Sunday, June 21, 2009

Deficit monsoon sparks fear of drought

Defying computational forecasts and despite an early start, India’s monsoon has delivered 45 per cent lower than normal rainfall this month, according to weather scientists.

They have cautioned that if rainfall in July — the second month of the four-month monsoon season — doesn’t make up for the deficit, India may experience drought-like conditions this year.

Twenty-eight of India’s 35 meteorological subdivisions have so far received what weather scientists call deficient (more than 20 per cent below normal) or scanty (more than 60 per cent below normal) rainfall. Hot and dry weather has persisted across central, northern, and eastern India.

Although the monsoon set over Kerala on May 23 — a week ahead of schedule — rainfall between June 1 and June 17 was 39.5mm instead of a normal of 72.5mm — a 45 per cent deficit.

“We haven’t seen any fresh surge of the monsoon from the Bay (of Bengal), and wind conditions have remained unfavourable,” Ajit Tyagi, director-general of the India Meteorological Department told The Telegraph today. “The movement we expected from low pressure zones in the Bay did not take place.”

At least twice this month, the IMD had used numerical forecasts — computational simulations of future weather conditions — to predict that a low pressure zone in the northern Bay of Bengal would revive the monsoon during the second or third week of June.

“This is a cause for concern,” said Madhavan Rajeevan, a senior meteorologist and director of a national atmospheric radar facility in Gadanki, Andhra Pradesh. “The July rainfall is going to be crucial. We have sometimes had similar delays in the past, but bountiful rains in July can make up for the delays.”

In its long range forecast issued earlier this year, the IMD had predicted a 96 per cent, or near normal monsoon for 2009. The forecast is still valid, although the IMD had pledged in April this year that it would update the long range forecast and issue separate forecasts for four regions of India in June this year.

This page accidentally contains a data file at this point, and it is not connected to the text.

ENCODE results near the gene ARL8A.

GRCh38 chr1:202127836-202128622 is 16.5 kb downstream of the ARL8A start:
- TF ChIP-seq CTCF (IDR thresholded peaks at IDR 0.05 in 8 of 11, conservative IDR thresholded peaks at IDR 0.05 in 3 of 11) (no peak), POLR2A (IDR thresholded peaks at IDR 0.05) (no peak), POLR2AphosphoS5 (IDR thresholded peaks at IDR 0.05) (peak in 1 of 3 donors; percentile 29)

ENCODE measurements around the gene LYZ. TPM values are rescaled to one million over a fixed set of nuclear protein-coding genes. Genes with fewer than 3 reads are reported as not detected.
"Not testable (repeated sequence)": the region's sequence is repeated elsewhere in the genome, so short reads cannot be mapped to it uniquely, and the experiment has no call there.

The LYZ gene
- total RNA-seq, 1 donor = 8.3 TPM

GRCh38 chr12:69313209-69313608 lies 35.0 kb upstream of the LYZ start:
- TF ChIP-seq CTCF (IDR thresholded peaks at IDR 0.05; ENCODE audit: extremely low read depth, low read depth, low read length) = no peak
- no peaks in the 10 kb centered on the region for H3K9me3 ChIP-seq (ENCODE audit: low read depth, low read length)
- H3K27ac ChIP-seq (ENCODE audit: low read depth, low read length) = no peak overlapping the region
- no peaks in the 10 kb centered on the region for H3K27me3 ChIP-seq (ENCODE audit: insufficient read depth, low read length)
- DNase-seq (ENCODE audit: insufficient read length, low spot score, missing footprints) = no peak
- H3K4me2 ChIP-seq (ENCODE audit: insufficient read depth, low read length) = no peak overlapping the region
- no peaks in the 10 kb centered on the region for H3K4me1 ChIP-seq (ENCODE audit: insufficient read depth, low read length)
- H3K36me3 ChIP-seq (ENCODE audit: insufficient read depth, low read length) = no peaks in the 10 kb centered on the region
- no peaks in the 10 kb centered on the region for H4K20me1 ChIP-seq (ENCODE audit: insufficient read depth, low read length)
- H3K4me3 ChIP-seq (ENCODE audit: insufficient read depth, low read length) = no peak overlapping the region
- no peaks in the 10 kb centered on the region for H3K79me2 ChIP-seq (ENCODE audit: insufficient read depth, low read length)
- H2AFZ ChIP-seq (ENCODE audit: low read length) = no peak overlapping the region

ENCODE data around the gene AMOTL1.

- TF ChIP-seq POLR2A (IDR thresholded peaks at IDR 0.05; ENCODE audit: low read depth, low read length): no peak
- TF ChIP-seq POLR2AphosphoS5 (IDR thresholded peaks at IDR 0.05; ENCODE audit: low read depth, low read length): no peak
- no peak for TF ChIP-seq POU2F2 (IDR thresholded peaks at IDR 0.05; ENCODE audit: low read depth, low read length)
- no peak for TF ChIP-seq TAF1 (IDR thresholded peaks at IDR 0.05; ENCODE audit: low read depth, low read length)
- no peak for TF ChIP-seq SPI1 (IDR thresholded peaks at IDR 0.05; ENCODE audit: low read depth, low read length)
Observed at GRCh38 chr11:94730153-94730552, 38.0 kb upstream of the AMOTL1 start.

Meteorologists say there is no cause for alarm yet because June typically accounts only for 16 per cent of the total rainfall that India receives from June through September.

“But if we don’t get enough rain in July... if by the end of July, we still have a 20 or 25 per cent deficit, India may be looking at a possible drought,” said Rajeevan, who was earlier at IMD, which is involved in monsoon forecasts. “The second half of the season (August and September) will not be able to make up,” he said.

The IMD said today weather conditions over the western and northwest Bay of Bengal may push the monsoon further into Andhra Pradesh and Orissa within three days. But in the absence of a strong surge, the monsoon is not likely to advance over central India during the next week.

Agrometeorologists said crop performance in India’s rainfed areas would now depend on the behaviour of the rainfall during July. Rice, India’s staple, is transplanted during this period and requires plenty of water.

“The soil in vast areas is dry. The distribution and the quantum of July rainfall will have to be good,” said Vyas Pandey, head of agrometeorology at the Anand Agricultural University, Gujarat. “The delay is likely to cause concern in rice growing regions of eastern and northern India.”

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